French financial prosecutors on Tuesday raided several of France’s biggest banks, including Société Générale and BNP Paribas, as part of a multicountry investigation into what authorities say is one of Europe’s biggest tax thefts.
More than 150 financial investigators and 16 local magistrates swarmed the Paris-area headquarters of the French banks, as well as the offices of HSBC Holdings, Natixis and BNP’s Exane unit, in an early-morning action intended to gather evidence for an investigation of a tax avoidance scheme in which the banks allegedly bilked the French treasury of vast sums.
The raids were part of what European authorities previously described as a developing investigation that spans four continents, dozens of banks and as many as 1,500 suspects. The banks under investigation in France were allegedly involved in a scheme known as “cum-cum trading,” from the Latin for “with-with,” in which individuals pocketed hundreds of millions of euros by avoiding the payment of French dividend taxes.
The French prosecutors’ office said in a statement that the banks raided on Tuesday had been using a strategy in which shareholders transferred stock for a short time to investors abroad to avoid paying the tax on the dividends and, in some cases, were able to get a tax refund. Investors then sold the shares back to the original owner, and the parties divvied up the savings. The government is looking to reclaim at least 1 billion euros, the prosecutors’ office said.
The French raids, which prosecutors said had been carefully prepared for months, also involved six prosecutors from Germany, where authorities have battled for nearly a decade to bring a ring of financial traders and bankers to justice for bilking the government of billions of euros in tax revenue through a similar fraud.
The scheme in Germany was built around “cum-ex trading,” Latin for “with-without,” a monetary maneuver that savvy investors used to produce two refunds for dividend tax paid on one basket of stocks.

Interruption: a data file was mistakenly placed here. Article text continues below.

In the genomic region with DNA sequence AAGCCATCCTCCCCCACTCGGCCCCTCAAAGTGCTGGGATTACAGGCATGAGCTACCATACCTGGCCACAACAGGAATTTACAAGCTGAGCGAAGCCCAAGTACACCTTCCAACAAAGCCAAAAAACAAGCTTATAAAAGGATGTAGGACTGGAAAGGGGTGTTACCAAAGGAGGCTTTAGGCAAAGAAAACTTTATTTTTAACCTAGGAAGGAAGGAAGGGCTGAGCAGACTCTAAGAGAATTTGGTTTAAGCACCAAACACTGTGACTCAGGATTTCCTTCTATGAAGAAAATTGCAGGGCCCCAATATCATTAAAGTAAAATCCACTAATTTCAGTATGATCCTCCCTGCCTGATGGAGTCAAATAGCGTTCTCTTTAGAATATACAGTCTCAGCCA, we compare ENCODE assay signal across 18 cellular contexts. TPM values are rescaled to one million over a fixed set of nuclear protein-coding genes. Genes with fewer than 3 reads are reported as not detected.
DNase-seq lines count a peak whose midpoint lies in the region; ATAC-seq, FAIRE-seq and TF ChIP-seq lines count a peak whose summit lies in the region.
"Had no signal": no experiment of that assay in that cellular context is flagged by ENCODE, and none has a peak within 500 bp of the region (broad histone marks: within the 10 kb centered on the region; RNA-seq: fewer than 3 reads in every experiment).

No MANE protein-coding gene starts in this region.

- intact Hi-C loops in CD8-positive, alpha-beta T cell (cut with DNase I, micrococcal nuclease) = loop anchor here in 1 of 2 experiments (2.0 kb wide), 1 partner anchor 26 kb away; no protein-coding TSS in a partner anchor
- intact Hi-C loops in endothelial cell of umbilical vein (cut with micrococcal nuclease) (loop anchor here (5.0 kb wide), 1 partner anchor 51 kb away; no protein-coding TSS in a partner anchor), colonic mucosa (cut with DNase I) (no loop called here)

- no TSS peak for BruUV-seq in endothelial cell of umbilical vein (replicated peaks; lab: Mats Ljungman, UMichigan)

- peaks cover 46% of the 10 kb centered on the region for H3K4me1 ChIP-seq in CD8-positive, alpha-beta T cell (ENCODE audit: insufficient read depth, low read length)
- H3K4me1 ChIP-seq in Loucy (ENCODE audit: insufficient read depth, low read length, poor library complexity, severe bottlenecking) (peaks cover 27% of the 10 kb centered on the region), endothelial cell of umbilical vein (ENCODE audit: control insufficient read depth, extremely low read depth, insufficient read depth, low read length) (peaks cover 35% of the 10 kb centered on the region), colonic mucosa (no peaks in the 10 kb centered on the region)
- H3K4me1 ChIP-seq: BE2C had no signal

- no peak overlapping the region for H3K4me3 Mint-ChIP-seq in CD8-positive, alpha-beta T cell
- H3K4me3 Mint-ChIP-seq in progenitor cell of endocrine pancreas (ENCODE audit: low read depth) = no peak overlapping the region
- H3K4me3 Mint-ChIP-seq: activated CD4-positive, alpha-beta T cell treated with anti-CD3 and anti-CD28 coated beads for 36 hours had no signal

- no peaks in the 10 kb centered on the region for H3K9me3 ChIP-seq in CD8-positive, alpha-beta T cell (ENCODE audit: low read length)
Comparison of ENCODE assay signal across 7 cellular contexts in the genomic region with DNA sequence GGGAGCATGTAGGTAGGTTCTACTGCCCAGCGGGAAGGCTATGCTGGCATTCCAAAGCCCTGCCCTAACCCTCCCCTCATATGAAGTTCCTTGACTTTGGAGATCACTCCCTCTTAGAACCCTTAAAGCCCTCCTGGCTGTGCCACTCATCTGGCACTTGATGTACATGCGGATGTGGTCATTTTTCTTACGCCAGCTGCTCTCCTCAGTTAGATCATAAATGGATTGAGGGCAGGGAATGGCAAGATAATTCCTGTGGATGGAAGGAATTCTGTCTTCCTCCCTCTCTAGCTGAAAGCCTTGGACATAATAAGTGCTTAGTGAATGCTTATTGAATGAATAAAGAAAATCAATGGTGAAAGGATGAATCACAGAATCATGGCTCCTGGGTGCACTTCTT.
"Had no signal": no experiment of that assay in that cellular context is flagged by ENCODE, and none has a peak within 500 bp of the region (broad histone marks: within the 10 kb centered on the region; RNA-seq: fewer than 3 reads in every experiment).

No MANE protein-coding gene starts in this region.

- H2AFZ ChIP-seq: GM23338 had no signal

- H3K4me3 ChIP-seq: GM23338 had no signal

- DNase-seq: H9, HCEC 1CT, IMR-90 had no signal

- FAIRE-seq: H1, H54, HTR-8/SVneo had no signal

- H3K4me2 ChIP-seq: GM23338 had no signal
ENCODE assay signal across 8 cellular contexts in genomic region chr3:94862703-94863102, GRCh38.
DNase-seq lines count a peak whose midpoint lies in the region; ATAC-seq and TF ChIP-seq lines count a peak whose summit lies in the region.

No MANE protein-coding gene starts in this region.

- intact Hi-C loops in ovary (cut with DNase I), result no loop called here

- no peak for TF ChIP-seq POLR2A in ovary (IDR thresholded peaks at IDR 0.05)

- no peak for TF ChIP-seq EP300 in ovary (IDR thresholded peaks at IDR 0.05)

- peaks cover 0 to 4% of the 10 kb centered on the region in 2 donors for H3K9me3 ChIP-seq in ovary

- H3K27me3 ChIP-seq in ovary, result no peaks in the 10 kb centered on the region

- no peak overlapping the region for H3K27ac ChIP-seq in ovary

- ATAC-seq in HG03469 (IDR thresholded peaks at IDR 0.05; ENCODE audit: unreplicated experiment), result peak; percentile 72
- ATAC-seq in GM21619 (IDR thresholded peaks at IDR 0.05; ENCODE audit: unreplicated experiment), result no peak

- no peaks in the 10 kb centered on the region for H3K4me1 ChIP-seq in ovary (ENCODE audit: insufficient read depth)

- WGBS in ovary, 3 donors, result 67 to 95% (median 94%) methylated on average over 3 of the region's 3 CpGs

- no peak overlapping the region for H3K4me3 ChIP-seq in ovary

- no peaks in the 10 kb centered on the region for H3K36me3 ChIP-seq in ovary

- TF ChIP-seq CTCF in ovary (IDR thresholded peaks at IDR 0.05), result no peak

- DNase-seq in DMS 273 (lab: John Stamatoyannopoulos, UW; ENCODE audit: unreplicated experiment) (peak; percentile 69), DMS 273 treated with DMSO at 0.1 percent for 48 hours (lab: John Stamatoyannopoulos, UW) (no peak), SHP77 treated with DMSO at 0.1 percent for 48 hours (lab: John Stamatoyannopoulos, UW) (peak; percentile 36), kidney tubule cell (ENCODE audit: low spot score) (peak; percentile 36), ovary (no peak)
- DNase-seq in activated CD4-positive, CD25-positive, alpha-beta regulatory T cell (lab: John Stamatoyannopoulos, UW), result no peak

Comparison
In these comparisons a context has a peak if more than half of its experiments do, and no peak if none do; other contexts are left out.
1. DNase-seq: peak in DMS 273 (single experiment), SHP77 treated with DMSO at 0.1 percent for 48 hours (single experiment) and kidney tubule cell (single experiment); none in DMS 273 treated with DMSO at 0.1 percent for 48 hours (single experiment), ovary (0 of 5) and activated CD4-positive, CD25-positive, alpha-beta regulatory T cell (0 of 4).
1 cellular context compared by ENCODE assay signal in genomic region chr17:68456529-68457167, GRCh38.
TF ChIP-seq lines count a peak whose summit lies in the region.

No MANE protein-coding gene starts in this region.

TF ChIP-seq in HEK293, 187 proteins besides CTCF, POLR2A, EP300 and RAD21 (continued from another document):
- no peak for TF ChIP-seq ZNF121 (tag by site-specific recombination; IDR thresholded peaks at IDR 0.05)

Overall, several European countries are seeking justice in what the French daily Le Monde, which first reported the French scheme in 2018, has called “the robbery of the century.” For years, hundreds of bankers, lawyers and investors were able to siphon an estimated $55 billion from the state coffers of European countries through the schemes.
All told, Germany has been hardest hit, with an estimated $30 billion in losses, followed by France, which has lost an estimated $17 billion. Smaller sums were drained away from Spain, Italy, Belgium, Austria, Norway, Finland, Poland and others.
Many countries in Europe were targeted by cum-ex traders, with much of the activity starting in the early 2000s and rising in popularity in the wake of the Great Recession, when much of the financial industry was reeling. In recent years, countries had closed the loophole that allowed cum-ex trades but often failed to notify the tax authorities of their neighbors.
In December, a lawyer described by the authorities as the brains behind the tax scheme in Germany was sentenced to eight years in prison by a court in Bonn. The lawyer, Hanno Berger, once worked for the German government and had earned a reputation as one of the country’s most fearsome tax inspectors. He later went into private practice and eventually became a ringleader in cum-ex trading, German prosecutors said.
The scheme has also led to civil and criminal cases in Britain as well as Denmark, where officials say the country’s tax agency was swindled out of €2 billion by a London-born financier who moved to Dubai.
The French prosecutors urged anyone wishing to bring further information related to the French inquiry to come forward.